Much of my maternal family is buried Montefriore, a large Jewish cemetery in the suburbs of
When my grandmother speaks of her older sister, she paints a picture of a sweet young woman, in love with life but hampered by a life-long heart condition which required a muted existence. Dating, like most activities, was rare; still, she fell in love with a sensitive, passionate young man by the name of Martin.
Martin moved into the row house Ray shared with my grandmother and great-grandmother, starting their common-law marriage.
Then, Ray discovered she was pregnant. Terrified that childbirth would overstrain her fragile heart, she went to the family doctor to seek an abortion.
Though abortion was legally permissible should a doctor deem it necessary for the mother’s health, and though the family doctor gave Ray only a 50/50 chance of surviving childbirth, he refused to terminate the pregnancy.
By my grandmother’s account, Ray was hysterical when she arrived home from the doctor that day. But a friend knew a woman…
In a turn of brutal irony normally saved for O’Henry stories, Ray died from an infection caused by the procedure meant to save her; she was 20 years old.
The story of Ray, my phantom aunt, and Dana L (News and Record, What happens when there is no plan B?, Sunday, June 18, 2006) illustrate a hushed fact about the women who have abortions.
Dana, you may recall, was married and financially stable when she decided to terminate her accidental pregnancy. Her decision was based on a cholesterol medicine she took, known to cause birth defects, coupled with being at an age (42) when birth defects become increasingly more likely, coupled with her inability to get a prescription for Plan B emergency contraception which would have prevented the pregnancy altogether.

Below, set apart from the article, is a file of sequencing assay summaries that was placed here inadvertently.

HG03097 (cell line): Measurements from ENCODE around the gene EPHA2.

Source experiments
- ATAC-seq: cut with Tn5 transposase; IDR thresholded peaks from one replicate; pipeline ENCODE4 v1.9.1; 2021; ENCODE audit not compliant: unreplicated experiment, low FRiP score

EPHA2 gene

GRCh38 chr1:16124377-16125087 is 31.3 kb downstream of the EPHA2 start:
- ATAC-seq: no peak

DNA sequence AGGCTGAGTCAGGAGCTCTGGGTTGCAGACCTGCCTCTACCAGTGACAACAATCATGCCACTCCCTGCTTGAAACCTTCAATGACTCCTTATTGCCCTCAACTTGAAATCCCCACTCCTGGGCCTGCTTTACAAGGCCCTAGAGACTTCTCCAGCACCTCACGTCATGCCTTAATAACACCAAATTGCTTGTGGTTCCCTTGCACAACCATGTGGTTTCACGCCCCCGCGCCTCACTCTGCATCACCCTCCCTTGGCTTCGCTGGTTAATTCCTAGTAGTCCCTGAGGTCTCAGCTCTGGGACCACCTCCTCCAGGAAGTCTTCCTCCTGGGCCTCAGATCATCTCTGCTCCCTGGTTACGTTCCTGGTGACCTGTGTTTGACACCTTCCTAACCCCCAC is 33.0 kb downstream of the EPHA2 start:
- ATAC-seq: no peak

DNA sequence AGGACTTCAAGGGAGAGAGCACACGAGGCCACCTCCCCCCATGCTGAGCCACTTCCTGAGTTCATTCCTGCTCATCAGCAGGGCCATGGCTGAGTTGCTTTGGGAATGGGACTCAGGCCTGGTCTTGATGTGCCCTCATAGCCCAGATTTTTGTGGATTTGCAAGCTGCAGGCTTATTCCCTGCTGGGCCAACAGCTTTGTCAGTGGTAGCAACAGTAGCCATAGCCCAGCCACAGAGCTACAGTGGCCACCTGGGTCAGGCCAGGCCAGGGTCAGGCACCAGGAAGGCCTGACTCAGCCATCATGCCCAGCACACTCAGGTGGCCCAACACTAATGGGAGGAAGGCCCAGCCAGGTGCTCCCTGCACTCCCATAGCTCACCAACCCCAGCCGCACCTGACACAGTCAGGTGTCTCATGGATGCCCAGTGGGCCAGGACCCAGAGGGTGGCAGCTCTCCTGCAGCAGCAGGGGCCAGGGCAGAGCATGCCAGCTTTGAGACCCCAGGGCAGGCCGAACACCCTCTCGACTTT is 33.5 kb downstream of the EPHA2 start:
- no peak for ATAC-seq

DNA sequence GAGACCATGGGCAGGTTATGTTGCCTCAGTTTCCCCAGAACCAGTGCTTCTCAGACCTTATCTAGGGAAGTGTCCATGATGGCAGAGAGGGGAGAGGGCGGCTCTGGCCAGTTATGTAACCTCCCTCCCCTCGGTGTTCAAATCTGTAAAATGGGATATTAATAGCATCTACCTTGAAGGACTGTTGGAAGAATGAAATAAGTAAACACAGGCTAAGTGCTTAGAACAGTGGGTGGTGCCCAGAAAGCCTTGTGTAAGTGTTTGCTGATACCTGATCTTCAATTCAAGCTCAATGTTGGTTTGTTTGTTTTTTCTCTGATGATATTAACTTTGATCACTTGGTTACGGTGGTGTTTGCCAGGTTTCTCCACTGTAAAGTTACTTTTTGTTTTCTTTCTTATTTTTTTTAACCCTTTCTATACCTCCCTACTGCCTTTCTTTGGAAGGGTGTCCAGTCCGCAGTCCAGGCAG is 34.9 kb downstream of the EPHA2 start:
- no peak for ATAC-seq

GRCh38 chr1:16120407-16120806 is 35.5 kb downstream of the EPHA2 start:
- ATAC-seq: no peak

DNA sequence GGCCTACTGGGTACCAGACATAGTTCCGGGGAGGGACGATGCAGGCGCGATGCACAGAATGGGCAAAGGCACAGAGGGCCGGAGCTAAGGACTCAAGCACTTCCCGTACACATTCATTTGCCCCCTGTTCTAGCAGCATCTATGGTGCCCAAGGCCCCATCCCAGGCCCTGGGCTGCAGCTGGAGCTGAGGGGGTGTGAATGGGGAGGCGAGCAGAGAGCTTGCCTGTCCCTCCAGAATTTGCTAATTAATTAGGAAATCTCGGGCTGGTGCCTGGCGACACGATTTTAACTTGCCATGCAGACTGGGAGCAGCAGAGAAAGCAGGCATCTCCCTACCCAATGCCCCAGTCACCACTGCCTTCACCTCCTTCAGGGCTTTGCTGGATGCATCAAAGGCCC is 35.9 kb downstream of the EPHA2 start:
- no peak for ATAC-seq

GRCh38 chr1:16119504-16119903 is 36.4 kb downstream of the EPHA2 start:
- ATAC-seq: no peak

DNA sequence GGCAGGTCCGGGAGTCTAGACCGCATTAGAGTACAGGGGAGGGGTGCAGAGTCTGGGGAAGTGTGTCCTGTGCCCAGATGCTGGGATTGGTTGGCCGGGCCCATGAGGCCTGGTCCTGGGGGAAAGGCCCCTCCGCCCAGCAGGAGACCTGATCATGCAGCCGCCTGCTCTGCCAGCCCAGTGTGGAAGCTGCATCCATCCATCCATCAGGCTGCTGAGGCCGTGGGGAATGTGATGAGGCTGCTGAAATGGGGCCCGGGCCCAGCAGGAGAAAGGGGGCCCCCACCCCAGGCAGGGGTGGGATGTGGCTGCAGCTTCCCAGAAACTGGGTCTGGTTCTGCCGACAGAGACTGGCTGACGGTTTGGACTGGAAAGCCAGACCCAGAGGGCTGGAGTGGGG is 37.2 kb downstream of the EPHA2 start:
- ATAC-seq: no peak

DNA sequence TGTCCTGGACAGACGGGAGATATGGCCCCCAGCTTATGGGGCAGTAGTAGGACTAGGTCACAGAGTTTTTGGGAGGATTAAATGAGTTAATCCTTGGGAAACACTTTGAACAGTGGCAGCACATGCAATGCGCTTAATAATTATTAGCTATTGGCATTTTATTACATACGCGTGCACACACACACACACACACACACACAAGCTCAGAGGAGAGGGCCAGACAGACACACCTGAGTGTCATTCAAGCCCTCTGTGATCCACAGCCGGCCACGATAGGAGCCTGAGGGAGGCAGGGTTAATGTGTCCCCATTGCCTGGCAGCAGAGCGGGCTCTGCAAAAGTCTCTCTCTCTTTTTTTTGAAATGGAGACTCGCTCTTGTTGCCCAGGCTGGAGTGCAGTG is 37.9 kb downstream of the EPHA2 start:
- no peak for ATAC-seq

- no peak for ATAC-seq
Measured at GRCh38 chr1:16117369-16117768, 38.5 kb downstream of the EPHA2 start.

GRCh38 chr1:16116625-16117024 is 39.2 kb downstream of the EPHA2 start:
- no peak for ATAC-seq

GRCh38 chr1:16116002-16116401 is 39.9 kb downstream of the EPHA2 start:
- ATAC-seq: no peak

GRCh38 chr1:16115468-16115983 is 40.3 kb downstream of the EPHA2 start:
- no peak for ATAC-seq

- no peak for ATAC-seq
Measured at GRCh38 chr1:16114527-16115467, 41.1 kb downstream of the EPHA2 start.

So what is this elusive, hushed secret that neither side of the abortion debate wants to discuss?
Pro-lifers would have you believe that most women who have abortions are immoral and promiscuous, using abortion with frivolity as a means of birth control; pro-choicers try to convince us that a fertilized egg isn’t a life and therefore not deserving of any sort of emotional attachment.
But the two-part quiet truth is that most women who have abortions are average, wonderful women. They serve you your food, they teach your children, they run your companies. Chances are you have loved or respected or appreciated a woman who had an abortion.
The other half of the secret is that the decision to have an abortion wasn’t easy for a single one of them. Those women felt the quickening of life within them and knew that they couldn’t allow it to grow because they were physically, emotionally, financially or otherwise unfit. For years after having an abortion, women report dreams of their unborn child and the feeling that every misfortune is punishment for their decision.
Perhaps if pro-lifers could express their opposition without degrading the women involved and pro-choicers could admit that the decision is painful and long-lasting, we could get beyond our picket-line battle cries and truly start to communicate.
This article was first published in the News and Record on June 28, 2006